Amazing post, Dave, and definitely an important topic. My first book I used one of the larger “editorial agencies” you mentioned. The quality wasn’t bad but there was no direct contact with the editor. Just ship it to them and they ship it back. I’ve tried out several editors now and found a very good one who did a great job on my list book. Once you find a good editor, stick with him/her and build a relationship if you can. Thanks for the list provided and this editors test is a great addition.
The result will be a very clean and much improved manuscript, but with lots of comments and suggestions, which will probably require some rewriting and extra work on your part. Getting back a heavily edited manuscript like this can be challenging, but know that it will drastically improve your writing skills and help you identify your weaknesses. During the revision process, it’s possible to create new consistency issues, which is why we recommend a final proofread or at least some beta-readers to help finalize your manuscript.
Genre – If you’re a nonfiction author, your best bet is to choose editors who understand the structure of good nonfiction books; they know what works and will keep readers happy. If you’re a fiction author, select a fiction editor who is passionate about those stories and knows what readers of your genre are looking for. Choosing an editor within your genre is especially important for developmental editing.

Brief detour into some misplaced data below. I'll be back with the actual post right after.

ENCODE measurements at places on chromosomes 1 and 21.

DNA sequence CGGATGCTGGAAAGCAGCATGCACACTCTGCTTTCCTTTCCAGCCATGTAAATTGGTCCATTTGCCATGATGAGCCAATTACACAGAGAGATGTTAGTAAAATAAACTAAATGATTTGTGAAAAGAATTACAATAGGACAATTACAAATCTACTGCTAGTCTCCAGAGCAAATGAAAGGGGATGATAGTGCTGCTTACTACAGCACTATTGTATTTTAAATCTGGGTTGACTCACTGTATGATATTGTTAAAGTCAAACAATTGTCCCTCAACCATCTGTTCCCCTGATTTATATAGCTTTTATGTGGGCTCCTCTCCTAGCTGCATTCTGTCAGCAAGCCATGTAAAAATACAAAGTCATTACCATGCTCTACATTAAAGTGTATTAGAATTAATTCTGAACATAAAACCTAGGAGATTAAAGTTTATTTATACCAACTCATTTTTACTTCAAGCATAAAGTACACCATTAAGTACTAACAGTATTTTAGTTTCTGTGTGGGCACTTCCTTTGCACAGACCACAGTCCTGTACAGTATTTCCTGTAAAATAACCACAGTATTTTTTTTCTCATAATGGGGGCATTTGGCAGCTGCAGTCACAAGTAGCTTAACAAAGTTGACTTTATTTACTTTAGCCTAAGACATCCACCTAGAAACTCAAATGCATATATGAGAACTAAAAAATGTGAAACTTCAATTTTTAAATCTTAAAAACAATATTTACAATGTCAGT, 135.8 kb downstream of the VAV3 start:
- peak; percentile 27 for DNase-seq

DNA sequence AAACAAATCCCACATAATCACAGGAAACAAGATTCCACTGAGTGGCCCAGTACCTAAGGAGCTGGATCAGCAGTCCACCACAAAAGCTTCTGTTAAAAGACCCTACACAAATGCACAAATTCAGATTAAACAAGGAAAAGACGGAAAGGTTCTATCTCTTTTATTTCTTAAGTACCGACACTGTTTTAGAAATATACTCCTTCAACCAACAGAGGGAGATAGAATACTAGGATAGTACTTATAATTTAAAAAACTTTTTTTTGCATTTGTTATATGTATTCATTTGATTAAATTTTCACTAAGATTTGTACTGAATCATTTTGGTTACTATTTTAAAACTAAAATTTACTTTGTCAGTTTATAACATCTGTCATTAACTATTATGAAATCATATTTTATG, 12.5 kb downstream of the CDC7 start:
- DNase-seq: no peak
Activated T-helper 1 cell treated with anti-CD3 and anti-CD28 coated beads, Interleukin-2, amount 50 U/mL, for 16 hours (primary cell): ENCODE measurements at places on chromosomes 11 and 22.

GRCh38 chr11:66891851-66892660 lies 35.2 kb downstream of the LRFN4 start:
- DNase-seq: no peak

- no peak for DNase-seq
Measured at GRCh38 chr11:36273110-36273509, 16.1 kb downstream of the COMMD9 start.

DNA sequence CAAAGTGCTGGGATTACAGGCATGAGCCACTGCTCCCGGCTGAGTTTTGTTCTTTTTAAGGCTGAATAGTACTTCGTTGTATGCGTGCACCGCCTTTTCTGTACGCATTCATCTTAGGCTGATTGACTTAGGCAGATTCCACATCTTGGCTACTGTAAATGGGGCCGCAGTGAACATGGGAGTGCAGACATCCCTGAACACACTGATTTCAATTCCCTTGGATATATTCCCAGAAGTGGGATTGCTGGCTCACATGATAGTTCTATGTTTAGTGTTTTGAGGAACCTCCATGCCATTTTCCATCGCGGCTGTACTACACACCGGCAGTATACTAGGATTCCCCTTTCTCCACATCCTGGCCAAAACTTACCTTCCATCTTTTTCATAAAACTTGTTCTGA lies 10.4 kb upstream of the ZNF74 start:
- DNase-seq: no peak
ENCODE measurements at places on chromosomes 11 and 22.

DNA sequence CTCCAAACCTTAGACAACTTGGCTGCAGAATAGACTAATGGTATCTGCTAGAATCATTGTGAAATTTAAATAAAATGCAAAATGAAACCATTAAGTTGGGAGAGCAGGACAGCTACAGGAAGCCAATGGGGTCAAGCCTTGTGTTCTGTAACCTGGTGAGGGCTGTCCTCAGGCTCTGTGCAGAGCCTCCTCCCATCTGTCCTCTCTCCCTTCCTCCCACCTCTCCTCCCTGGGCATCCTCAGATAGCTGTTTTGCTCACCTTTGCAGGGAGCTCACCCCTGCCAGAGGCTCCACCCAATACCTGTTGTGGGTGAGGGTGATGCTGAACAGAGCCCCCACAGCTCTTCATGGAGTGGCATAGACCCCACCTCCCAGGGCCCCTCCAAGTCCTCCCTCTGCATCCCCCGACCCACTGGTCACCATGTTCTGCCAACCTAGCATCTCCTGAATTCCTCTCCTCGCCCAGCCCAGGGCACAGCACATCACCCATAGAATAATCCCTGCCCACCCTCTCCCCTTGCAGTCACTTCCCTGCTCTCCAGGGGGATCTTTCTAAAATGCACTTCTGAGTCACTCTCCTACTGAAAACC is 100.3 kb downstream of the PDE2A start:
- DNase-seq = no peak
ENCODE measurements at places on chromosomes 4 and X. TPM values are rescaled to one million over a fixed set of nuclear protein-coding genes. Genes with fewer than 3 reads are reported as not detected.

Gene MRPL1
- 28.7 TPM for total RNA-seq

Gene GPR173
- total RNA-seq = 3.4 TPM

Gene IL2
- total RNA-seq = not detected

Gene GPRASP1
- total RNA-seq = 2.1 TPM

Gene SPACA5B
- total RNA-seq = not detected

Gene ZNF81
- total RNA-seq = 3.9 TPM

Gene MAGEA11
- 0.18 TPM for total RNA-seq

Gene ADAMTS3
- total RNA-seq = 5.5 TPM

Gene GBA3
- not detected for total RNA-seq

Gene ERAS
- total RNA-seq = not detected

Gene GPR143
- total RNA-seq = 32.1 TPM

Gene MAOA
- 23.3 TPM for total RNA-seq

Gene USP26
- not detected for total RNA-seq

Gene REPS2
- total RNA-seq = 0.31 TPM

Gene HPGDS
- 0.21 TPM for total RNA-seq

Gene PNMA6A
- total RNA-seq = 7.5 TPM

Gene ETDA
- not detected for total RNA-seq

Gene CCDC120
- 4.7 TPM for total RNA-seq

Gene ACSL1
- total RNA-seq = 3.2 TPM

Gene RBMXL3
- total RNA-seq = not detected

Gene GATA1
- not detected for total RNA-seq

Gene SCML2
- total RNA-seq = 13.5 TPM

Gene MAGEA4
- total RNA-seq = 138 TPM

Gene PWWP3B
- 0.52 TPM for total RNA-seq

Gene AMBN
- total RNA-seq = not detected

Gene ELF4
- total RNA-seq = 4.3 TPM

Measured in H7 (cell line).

I have a question… how do software programmes rate in comparison to using an editing service. I ask simply from the point of view as someone with a limited income, who is thinking outside the box for solutions to produce the best polished product I can with the means I have.Will software do a large percentage of the ‘work’ that will then allow an author to use a proof reader or line editor to just do a final check?
It’s time to choose your children’s book editor! Go with your gut here. You have already learned how to find a qualified children’s book editor, and narrowed down your choices using the tips in this article. The last step is to choose the editor that seems to have the best grasp of your personal needs. At this point, feel confident in making choosing your editor. You’re ready to move onto the next step of realizing your dreams and finishing your children’s book.

Awesome book designers with a superb professional conduct. I've worked in marketing and advertising for over 20 years. I'm used to working with awarded creatives. When it came to designing my book cover, I wanted to make sure I worked with someone that had a knack for editorial design. Designing a book cover and the interior of a book might feel easy but, believe me, it's an art in itself. Since I started sharing my book cover, the only reaction I got where those full of awe. The quality of design and service was amazing. If you don't hire these guys you are either not publishing a book or you live on another planet.
If you’re a first-time author and have never hired an editor before, I would not recommend hiring an editor without first getting a sample edit. An editor can have a great resume and speak eloquently on the phone, but the real test of their skills is how they edit your book, and the sample edit is a quick, free way to find out. It’s standard for a freelance editor to offer a free sample edit unless they are exceptionally well-known.